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Despite the introduction of free and compulsory primary education in 2003, the number of street children in Nairobi remains almost unchanged. Key contributing factors include the lack of teachers, inadequate school infrastructure and textbooks, overcrowding (up to 120 pupils per class), the high cost of uniforms and stationery and the loss of family income once a child is enrolled. The majority of street children who did enroll in 2003 have since dropped-out citing the lack of rehabilitation services prior to their enrolment and the unsupportive attitude of teachers.
In recognition of the fact that a period of rehabilitation for a street child is absolutely essential if family and school reintegration is to succeed, PKL will continue to enroll 100 street girls (the maximum capacity of the centre), from 5 to 12 years of age, each year into an intensive 10-month rehabilitation project at its residential centre in Ngoliba. During this period they will acquire the social and academic skills vital for successful reintegration. Activities will include:
In order to expedite the process of selecting girls for enrollment in the rehabilitation centre, PKL, in addition to its Social Workers identifying girls directly from the streets, as well as receiving referrals from other NGOs and District Children’s Departments, must devise an effective system whereby children held in government remand homes can be released by the courts to its care.
In order to ensure long-term economic self-reliance, PKL will assist the street girls’ adult family members through the provision of in-kind business loans and enrolment in one- to two-year skills training courses. Upon graduation, PKL will assist them to secure attachments, employment or provide them with loans to purchase equipment and supplies (eg. sewing machines, hair & beauty equipment) to start their own businesses. Each year, PKL will offer a full-time, residential, ten-month hairdressing and beauty and life skills training course at its rehabilitation centre for 25 teenage, single mothers from the slums of Nairobi . These individuals are unable to attend conventional skills training courses since they cannot be accompanied by their babies and do not have relatives who can baby sit the child. Upon graduation, the trainees will be assisted in securing employment or provided with business loans to establish their own hair and beauty salons.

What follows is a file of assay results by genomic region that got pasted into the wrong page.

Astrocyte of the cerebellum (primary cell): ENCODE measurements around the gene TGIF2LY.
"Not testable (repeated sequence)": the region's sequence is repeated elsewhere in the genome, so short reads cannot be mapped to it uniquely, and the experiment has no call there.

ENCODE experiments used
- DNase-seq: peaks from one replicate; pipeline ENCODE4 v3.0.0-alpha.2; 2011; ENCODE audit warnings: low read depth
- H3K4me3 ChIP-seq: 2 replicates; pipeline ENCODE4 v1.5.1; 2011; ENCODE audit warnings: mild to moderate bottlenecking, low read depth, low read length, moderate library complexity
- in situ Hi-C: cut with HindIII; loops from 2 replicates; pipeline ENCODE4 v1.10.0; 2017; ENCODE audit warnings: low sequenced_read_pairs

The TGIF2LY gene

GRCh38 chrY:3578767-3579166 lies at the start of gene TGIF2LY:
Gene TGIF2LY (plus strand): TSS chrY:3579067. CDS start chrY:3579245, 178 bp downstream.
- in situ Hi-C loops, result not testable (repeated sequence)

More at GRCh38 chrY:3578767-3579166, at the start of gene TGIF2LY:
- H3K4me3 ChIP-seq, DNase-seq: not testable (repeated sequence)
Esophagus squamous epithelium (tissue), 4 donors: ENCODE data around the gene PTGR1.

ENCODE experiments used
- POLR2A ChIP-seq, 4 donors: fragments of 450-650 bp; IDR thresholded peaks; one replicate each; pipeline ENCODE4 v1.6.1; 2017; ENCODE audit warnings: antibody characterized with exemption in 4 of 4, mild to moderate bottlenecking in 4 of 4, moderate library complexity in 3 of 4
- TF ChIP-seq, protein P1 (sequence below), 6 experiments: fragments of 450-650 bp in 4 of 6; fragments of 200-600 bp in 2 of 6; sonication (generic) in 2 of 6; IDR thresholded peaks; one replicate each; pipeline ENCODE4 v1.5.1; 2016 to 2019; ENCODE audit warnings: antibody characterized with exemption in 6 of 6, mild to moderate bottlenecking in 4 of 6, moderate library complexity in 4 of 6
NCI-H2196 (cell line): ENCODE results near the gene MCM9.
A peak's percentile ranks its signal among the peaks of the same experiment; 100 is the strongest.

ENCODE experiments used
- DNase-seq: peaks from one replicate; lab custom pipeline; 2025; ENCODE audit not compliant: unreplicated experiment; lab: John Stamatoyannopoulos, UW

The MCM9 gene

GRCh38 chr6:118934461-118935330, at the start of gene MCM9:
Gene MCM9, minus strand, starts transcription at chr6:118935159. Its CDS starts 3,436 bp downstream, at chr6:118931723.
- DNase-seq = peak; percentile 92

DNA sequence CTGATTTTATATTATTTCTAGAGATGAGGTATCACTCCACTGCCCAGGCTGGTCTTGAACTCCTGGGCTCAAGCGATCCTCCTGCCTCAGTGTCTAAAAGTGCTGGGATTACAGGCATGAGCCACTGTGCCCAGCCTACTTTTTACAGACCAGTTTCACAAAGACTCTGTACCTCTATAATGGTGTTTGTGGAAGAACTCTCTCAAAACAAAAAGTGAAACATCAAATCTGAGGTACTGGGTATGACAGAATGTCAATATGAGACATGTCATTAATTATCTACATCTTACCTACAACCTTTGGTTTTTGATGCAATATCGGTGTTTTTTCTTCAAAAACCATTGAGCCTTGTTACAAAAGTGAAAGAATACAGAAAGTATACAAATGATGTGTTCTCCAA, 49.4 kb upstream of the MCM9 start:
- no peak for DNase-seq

Despite the poor educational background of these individuals, PKL must explore the possibility of having its skills trainees sit an official external exam, either organized by the government or an independent examination board such as City & Guilds. PKL will assist families wishing to relocate from the slums to the rural areas, by providing housing loans (and grants on a case-by-case basis) and negotiating with relatives to provide land. PKL will also assist family members access free birth control methods in order to assist them better manage the size of their families and will provide continuous counselling during home visits on key topics such as family planning, breast feeding, nutrition, child rights, HIV/AIDS and drug abuse. PKL will, through its HIV/AIDS outreach project (see Section 8.5 below), support its beneficiaries living with HIV/AIDS through the provision of monthly food supplements, emergency household supplies, training in home-based care and referral to other organizations providing medical care and professional counseling.
Given the limited progress of the majority of PKL’s beneficiaries towards achieving sustainable economic self-reliance and the subsequent inability of PKL to disengage them from the programme, there is an urgent need to reassess the income levels within our beneficiary families (in relationship to the urban poverty line according to the government definition of a monthly income of 2,648 Kshs in Nairobi), as well as to conduct a comprehensive analysis of the impact of PKL’s business credit and skills training projects.
In recognition of the fact that over 70% of Kenya’s poor live in the rural areas and the fact that the critical lack of income-generating opportunities in these areas is one of the root causes of rural-urban migration (and by extension urban poverty, of which the existence of street children is simply one manifestation), PKL plans to support a number of small-scale, community initiatives within economically deprived rural locations, which focus on the prevention of rural-urban migration through the promotion of sustainable livelihoods.